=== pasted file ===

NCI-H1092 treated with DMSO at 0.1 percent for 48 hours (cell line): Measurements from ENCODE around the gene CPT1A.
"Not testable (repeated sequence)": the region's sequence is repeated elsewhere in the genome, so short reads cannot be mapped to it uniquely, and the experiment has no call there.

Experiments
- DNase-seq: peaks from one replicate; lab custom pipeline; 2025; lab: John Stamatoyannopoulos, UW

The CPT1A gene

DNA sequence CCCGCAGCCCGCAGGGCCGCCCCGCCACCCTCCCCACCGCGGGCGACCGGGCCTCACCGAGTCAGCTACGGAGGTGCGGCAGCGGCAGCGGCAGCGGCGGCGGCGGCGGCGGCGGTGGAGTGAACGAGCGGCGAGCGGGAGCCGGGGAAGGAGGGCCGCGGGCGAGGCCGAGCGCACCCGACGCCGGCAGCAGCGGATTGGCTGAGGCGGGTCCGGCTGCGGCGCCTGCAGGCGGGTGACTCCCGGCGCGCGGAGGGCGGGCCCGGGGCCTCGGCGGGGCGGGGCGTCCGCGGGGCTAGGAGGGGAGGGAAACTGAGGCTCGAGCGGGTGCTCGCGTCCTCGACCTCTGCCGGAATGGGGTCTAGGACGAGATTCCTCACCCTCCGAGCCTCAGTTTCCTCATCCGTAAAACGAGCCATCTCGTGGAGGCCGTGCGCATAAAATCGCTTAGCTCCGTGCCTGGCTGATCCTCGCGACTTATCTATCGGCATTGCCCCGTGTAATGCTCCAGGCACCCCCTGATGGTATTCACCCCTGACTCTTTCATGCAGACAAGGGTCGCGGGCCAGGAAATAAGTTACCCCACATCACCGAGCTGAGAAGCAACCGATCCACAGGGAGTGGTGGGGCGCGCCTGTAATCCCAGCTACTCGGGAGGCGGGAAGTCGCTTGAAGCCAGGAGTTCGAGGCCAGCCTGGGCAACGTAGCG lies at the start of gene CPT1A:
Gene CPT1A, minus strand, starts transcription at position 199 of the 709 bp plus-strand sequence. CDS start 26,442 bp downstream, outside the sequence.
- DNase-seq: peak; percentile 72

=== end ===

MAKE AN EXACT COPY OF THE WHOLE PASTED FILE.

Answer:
NCI-H1092 treated with DMSO at 0.1 percent for 48 hours (cell line): Measurements from ENCODE around the gene CPT1A.
"Not testable (repeated sequence)": the region's sequence is repeated elsewhere in the genome, so short reads cannot be mapped to it uniquely, and the experiment has no call there.

Experiments
- DNase-seq: peaks from one replicate; lab custom pipeline; 2025; lab: John Stamatoyannopoulos, UW

The CPT1A gene

DNA sequence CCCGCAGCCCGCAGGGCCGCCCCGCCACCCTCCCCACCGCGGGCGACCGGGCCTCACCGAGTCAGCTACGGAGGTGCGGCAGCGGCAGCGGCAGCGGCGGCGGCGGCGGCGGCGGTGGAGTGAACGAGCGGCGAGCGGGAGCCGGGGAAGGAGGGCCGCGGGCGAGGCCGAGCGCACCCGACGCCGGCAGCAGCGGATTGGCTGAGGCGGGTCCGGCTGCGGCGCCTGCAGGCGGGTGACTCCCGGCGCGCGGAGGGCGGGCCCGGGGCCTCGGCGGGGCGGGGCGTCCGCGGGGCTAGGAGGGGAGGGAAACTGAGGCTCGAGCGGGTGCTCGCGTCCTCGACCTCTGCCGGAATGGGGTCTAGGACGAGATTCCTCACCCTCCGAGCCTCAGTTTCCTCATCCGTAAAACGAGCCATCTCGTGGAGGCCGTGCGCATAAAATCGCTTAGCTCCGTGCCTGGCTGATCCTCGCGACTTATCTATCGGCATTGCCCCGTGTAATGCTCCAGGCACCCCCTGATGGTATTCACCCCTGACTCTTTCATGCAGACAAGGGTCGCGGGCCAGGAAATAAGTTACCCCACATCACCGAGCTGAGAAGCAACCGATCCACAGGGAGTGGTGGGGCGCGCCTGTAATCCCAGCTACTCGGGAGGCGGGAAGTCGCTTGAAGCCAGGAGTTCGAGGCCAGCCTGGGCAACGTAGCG lies at the start of gene CPT1A:
Gene CPT1A, minus strand, starts transcription at position 199 of the 709 bp plus-strand sequence. CDS start 26,442 bp downstream, outside the sequence.
- DNase-seq: peak; percentile 72